The Future of Food at Andover: Fluctuating Food Prices Will Not Affect Commons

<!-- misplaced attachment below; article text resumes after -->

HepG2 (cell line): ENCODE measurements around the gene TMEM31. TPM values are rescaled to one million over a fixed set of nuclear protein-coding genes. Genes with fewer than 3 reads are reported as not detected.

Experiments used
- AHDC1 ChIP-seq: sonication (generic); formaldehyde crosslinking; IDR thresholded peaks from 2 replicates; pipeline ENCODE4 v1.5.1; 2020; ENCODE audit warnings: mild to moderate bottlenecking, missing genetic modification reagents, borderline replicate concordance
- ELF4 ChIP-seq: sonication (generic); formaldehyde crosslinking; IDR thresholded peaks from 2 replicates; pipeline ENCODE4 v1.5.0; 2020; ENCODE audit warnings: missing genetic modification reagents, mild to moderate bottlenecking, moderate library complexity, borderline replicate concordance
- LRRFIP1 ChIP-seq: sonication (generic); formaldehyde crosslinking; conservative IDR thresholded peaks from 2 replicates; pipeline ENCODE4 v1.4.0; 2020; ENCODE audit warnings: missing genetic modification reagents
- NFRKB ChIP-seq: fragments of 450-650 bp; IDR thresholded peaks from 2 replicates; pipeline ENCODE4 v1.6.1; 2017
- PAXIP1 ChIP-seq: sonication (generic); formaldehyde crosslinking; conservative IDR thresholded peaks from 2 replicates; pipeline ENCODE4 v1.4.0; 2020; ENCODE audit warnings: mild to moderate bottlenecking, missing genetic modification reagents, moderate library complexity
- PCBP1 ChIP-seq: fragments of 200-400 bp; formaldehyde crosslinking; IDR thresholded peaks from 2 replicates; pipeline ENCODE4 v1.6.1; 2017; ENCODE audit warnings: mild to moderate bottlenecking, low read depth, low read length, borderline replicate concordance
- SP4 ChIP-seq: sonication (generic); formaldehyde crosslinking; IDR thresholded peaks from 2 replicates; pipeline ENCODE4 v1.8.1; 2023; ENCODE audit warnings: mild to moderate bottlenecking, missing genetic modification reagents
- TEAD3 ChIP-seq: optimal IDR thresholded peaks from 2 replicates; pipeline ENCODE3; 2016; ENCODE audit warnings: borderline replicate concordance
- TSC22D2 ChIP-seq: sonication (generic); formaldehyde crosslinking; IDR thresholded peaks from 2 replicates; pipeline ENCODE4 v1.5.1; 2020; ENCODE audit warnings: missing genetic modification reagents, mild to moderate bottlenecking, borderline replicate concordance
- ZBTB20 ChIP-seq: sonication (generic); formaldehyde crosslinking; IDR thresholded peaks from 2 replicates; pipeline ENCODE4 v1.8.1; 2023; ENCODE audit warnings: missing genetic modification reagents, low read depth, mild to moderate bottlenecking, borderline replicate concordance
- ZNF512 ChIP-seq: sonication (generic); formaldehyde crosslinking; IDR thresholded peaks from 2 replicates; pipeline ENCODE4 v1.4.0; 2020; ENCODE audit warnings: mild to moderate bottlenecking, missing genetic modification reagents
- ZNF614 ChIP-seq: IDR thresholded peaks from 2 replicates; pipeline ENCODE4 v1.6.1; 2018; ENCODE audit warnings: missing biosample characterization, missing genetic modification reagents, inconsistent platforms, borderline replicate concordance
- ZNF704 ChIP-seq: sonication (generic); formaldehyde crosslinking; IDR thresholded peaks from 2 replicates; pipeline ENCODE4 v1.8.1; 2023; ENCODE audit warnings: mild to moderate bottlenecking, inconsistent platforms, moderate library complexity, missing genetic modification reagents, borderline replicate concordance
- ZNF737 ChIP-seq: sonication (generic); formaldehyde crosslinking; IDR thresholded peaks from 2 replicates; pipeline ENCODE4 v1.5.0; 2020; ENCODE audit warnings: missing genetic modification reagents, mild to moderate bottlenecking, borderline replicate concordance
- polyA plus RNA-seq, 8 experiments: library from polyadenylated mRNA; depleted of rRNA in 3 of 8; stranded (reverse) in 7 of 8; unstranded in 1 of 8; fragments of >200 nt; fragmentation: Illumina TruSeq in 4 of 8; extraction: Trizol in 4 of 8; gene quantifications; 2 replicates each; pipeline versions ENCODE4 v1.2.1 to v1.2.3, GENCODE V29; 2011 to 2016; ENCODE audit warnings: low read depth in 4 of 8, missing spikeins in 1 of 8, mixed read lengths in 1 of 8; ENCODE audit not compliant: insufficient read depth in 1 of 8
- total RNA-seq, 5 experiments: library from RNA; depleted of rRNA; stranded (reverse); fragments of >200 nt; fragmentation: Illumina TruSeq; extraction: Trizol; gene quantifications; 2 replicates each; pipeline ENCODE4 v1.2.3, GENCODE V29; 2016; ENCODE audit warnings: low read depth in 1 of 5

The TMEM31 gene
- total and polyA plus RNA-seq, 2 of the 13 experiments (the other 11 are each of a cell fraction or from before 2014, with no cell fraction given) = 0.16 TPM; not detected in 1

Due to recent fluctuations in food prices, the school’s food budget has increased by eight percent in the past two years — three percentage points greater than inflation. But there is no need to worry that favorites such as “Taco Tuesday” will be cancelled. The current food crisis will not affect the variety or quality of food served in Uncommons. Mike Giampa, Food Service Manager and newly appointed Food Production Manager, said that higher food prices have affected the budget, but not the quality or variety of menu items. “Small things will change — for instance, we’re going to try not to buy out of season produce, and when something hits its peak price we’ll try to [phase] it out with something of better quality and price,” Giampa said. Right now, an average meal costs two dollars and sixty cents per person, according to Paul Robarge, Senior Food Service Director. Phillips Academy spends 3.7 million dollars on food yearly. According to Robarge, approximately 3,100 meals are served every day at Uncommons. Only 75 percent of the Phillips Academy community members who are allowed to eat in Uncommons actually do, he said. Giampa said that the Commons team promises increases in both food choice and quality. Director of Risk Management and Administrative Services, Maureen Nunez, said that the budget for the new dining hall should be “cost neutral,” meaning food expenses should not increase. According to Nunez, this budget is attainable because serving areas devoted to specific menu items encourage students to put less food on their trays and will increase efficiency in each food station. To support sustainability efforts for the renovated Commons, Giampa said that Phillips Academy is looking to purchase a dehydrator to “turn waste into compost.” With this machine, water will be removed from the leftover food as it is compressed and packaged into barrels, which a local compost company will regularly pick up. According to Giampa, the PA campus is not large enough to accommodate the amount of compost that will be made, and the smell would be problematic. Giampa said, “They’ll be more cooks than servers [in Commons.]” In Uncommons, the number of staff employed as servers exceeds the number of cooks. “Luckily for us, a lot of our servers are cross-trained [in both serving and cooking],” said Giampa. After participating in a food service training program where he learned how to upgrade food quality while minimizing purchasing costs, Giampa said he looks to incorporate this practice in the new Commons. Peer schools are also monitoring the food crisis and its effects on their budgets. Food Service Director at Deerfield Academy, Florrie Paige, said that Deerfield has had no changes in their dining budget or infrastructure so far. “We will continue to watch [the food prices] carefully and we may need to make changes depending on the economy,” Paige said. Aneesa Sayall, Instructor in Economics, gave explanation of the food crisis. “For the past two years, food prices had been soaring. Grain and rice were up 100 percent, which trickled down so meat and dairy products went up too,” Sayall said. Most food production companies will keep their prices high to make up for lost money in the past two years, she said. “For an average family of four, the amount spent on groceries per month has increased by 1,000 dollars,” said Sayall. According to Sayall, these high prices are not going to fall soon. Giampa said the new Commons will be a “showpiece” and “selling point” of the school. “Commons will be completely refurbished and include a brand-new serving area with marble, slate, beautiful wood, glass and drop lighting,” he said. “The food will be fantastic, with more cook-to-order, fresh, made-the-way-you-like-it options,” Giampa said. Commons construction is on schedule and will be ready to open for Spring term.